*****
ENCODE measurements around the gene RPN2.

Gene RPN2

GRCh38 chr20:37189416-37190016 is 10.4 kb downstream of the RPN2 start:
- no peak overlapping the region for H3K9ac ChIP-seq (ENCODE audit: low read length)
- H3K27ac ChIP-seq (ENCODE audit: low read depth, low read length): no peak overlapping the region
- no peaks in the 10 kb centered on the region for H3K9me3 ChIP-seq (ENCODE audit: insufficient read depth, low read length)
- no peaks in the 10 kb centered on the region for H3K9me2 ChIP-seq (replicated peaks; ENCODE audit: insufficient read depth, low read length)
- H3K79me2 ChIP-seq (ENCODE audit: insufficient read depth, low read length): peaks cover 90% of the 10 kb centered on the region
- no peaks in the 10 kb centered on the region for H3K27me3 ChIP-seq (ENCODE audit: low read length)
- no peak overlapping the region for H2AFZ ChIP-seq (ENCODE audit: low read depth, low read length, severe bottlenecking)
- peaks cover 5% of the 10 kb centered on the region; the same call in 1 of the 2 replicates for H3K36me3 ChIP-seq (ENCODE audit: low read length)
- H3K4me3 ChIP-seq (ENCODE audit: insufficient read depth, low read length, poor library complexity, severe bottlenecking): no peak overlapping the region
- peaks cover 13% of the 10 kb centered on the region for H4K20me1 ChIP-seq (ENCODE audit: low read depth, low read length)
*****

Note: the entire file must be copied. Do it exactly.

ENCODE measurements around the gene RPN2.

Gene RPN2

GRCh38 chr20:37189416-37190016 is 10.4 kb downstream of the RPN2 start:
- no peak overlapping the region for H3K9ac ChIP-seq (ENCODE audit: low read length)
- H3K27ac ChIP-seq (ENCODE audit: low read depth, low read length): no peak overlapping the region
- no peaks in the 10 kb centered on the region for H3K9me3 ChIP-seq (ENCODE audit: insufficient read depth, low read length)
- no peaks in the 10 kb centered on the region for H3K9me2 ChIP-seq (replicated peaks; ENCODE audit: insufficient read depth, low read length)
- H3K79me2 ChIP-seq (ENCODE audit: insufficient read depth, low read length): peaks cover 90% of the 10 kb centered on the region
- no peaks in the 10 kb centered on the region for H3K27me3 ChIP-seq (ENCODE audit: low read length)
- no peak overlapping the region for H2AFZ ChIP-seq (ENCODE audit: low read depth, low read length, severe bottlenecking)
- peaks cover 5% of the 10 kb centered on the region; the same call in 1 of the 2 replicates for H3K36me3 ChIP-seq (ENCODE audit: low read length)
- H3K4me3 ChIP-seq (ENCODE audit: insufficient read depth, low read length, poor library complexity, severe bottlenecking): no peak overlapping the region
- peaks cover 13% of the 10 kb centered on the region for H4K20me1 ChIP-seq (ENCODE audit: low read depth, low read length)